Chris Cheng’s blog series The Twelve Days of Christmas–and my contribution!

DSCN9544Every year, Christopher Cheng, wonderful children’s author, runs a fantastic series, The Twelve Days of Christmas, on his blog, in which he invites fellow authors and illustrators to contribute a piece about their favourite Christmas memory.

And I’m one of the contributors, writing about some favourite childhood Christmases. You can read my piece here.

Advertisements

A short story for the holidays: The Great Deep

DN-SN-86-00740 welsh cliffs

 

 

 

 

 

This story was triggered by something I read during the coverage of the tragedy of the downed Russian submarine ‘Kursk’ in the Barents Sea in 2000. It was noted that there had been other such incidents during Soviet times, and that the few submariners who had survived accidents of this sort reported feeling that when they were going up through the escape hatch through the layers of water above, they were entering a different world, out of time..
It is also very much inspired by traditional stories of selkies, which have fascinated me ever since I was a child.

Originally published in ‘The Mutant Files’ anthology(USA) in 2001, it was also republished in my collection, The Great Deep and Other Tales of the Uncanny. I hope you enjoy it–and a very happy and peaceful festive season to one and all!

Copyright notice: This story is copyright to Sophie Masson. It may be reproduced, with all proper acknowledgements, but may not be used for commercial purposes or adapted without permission. creative commons license

 

 

The Great Deep

by Sophie Masson.

Full fathom five thy father lies;
Of his bones are coral made;
Those are pearls that were his eyes;
Nothing of him that does fade
But doth suffer a sea-change
Into something rich and strange.
(from The Tempest, by William Shakespeare)

If it had not been for his son Henry’s broken heart, the Reverend Doctor William Featherstone would never have been on the remote little Welsh beach on that bright, fateful summer morning in the year 1712. If poor naive Henry had understood the nature of the light-footed, light-headed Imogen he had set his heart and soul on, Dr Featherstone would have been comfortably ensconced that day in his lodgings in Oxford, working busily on the notes for the latest chapter of his vast compendium of natural and unnatural history.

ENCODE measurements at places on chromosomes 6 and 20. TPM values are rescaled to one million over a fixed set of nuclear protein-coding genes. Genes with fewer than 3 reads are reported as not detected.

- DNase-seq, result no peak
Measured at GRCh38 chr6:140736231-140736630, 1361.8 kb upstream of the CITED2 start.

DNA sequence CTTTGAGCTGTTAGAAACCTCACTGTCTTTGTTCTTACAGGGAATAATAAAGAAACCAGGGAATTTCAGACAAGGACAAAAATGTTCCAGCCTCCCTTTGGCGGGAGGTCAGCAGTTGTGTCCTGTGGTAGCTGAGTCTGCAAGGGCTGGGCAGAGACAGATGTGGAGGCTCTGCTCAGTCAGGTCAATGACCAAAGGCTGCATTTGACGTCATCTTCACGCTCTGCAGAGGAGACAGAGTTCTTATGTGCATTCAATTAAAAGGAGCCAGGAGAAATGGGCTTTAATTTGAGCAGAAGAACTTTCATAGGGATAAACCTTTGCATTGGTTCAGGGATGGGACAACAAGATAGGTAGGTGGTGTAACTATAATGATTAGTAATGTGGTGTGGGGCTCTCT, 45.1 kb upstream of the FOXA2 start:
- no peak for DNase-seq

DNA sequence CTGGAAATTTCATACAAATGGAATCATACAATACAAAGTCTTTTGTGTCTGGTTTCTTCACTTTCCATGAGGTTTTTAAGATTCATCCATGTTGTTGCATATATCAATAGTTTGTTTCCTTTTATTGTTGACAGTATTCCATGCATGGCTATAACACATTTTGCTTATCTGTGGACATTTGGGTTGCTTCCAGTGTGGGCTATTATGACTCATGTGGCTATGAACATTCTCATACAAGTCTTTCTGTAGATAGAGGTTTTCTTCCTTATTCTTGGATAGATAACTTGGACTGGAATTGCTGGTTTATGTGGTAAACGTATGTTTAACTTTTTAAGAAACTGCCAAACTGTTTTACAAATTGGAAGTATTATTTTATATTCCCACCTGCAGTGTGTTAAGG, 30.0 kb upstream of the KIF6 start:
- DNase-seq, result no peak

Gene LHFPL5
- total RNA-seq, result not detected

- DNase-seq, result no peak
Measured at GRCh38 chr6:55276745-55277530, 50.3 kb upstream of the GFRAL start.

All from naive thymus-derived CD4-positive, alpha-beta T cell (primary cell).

Now, a broken heart, despite the sufferer’s perception of it, is not usually fatal. But in Henry’s case, it very nearly was. The night after Imogen had laughed his love to scorn, Henry’s manservant Roley had found his young master insensible in his room, having taken what he presumed to be a lethal dose of laudananum—which fortunately it had not been, only enough to make him very ill indeed.
Henry had shown little gratitude at being pushed back into the world. ‘Why didn’t you leave me to die?’ he had cried out to his father from his sickbed.
‘You could hardly expect me to do that,’ pointed out his father, reasonably. ‘You are my only child, after all.’
Henry sighed bitterly.’Nothing in life has any savour any more, for Imogen will never love me; worse, she despises me.’
‘Why then, return the compliment, with interest,’ said Dr Featherstone, briskly.
‘Oh, father, how can you speak thus! But then, you don’t understand about love, at your age,’ said his son, closing his eyes .
Foolish, commonplace words: but they had stung Dr Featherstone deep inside a place he had thought carapaced long ago. He looked at his son’s face—the skin very pale, the dark, soft, cropped hair, the long, dark eyelashes curving on the hollow cheeks—and for one terrible moment, saw the face of his beloved wife Cristin, Henry’s mother, lying there in her last illness. ‘Water on the lungs,’ some quack doctor had called the strange illness that had made her waste away so quickly. He had not thought of her for years; had blocked her picture away from his mind. But now he spoke quickly, sharply, words he had not thought through, that he had no idea had been in his mind at all.
‘As soon as you are quite well, we will leave for Wales,’ he had said to Henry, making the young man’s eyes fly open again, and dispelling the grievous illusion, for Henry’s eyes were blue as Cristin’s had been dark brown and combative as hers had been gentle.
‘Wales! Why, Father…’ Henry stopped, confusedly. Perhaps he regretted the words he’d uttered; or perhaps he merely thought his father was acting as fathers do, according to their sons: in the way of another alien kind, another, mutant race.
‘I intended to go there this summer, in any case,’ said Dr Featherstone, in a willed return of his earlier briskness. ‘And now is as good a time as any. ‘